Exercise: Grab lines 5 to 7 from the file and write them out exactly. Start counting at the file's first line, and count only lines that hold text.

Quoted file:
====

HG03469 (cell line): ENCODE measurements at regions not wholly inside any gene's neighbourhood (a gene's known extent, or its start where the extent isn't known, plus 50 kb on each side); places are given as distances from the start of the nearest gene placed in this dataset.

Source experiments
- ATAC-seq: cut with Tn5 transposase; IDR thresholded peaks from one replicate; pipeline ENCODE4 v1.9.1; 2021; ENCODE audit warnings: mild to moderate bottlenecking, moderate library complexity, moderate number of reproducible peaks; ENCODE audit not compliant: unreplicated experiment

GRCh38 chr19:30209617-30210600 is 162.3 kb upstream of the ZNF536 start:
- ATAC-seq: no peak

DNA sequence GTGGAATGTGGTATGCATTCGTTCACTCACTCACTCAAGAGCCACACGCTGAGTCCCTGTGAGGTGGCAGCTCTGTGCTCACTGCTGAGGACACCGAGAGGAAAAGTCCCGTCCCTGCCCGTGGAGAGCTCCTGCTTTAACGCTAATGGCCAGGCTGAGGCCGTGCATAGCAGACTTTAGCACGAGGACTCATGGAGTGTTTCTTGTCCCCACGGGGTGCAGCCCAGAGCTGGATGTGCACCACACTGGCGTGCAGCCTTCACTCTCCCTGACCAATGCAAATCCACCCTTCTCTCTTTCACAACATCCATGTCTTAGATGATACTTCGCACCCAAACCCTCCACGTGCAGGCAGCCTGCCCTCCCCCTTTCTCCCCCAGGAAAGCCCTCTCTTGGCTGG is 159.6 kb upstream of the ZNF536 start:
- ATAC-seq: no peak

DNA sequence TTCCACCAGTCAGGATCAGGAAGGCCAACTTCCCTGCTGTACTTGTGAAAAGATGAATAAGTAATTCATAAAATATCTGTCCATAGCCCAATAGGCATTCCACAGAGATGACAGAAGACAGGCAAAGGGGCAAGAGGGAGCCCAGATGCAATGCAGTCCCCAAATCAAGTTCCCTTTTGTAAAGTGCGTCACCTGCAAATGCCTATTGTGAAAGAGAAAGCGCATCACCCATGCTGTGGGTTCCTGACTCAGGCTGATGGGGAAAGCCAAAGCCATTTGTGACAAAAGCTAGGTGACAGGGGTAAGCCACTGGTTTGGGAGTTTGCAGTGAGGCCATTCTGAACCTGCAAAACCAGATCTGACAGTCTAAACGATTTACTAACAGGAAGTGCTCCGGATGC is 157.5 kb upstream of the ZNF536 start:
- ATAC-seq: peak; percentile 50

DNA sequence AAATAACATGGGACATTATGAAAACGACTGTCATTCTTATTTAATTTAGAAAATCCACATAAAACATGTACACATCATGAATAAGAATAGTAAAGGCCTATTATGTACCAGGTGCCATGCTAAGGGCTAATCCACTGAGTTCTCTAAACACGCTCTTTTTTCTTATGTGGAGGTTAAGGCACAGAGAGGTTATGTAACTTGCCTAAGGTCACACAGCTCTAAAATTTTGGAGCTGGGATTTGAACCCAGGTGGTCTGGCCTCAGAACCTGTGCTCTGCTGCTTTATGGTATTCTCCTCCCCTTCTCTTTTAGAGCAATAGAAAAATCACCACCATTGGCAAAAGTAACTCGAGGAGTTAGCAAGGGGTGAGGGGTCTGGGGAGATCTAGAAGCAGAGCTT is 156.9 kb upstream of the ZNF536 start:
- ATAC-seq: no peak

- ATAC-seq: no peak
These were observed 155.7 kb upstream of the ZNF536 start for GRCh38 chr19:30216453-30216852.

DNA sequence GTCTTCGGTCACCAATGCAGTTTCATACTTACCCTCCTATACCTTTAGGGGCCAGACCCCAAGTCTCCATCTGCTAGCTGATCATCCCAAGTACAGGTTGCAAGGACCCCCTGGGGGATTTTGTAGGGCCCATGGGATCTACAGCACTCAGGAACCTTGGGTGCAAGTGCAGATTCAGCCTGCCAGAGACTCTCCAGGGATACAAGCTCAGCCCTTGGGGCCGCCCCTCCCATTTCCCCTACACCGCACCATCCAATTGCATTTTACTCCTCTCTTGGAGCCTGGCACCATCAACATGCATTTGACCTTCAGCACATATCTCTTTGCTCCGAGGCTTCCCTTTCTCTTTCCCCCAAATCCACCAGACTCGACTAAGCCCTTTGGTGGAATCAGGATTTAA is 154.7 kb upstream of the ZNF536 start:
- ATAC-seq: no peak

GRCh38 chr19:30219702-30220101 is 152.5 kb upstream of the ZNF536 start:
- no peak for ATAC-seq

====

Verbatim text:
- ATAC-seq: no peak

DNA sequence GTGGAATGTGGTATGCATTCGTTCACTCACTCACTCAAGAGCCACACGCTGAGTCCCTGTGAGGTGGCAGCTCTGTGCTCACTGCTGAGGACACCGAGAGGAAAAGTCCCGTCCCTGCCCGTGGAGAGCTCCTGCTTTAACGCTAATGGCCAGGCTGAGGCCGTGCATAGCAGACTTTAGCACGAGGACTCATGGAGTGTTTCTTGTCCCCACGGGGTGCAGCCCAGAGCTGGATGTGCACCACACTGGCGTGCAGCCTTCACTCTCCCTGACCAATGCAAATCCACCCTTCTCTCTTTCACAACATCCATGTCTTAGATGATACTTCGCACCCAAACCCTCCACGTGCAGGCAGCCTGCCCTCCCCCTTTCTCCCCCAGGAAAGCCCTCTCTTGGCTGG is 159.6 kb upstream of the ZNF536 start:
- ATAC-seq: no peak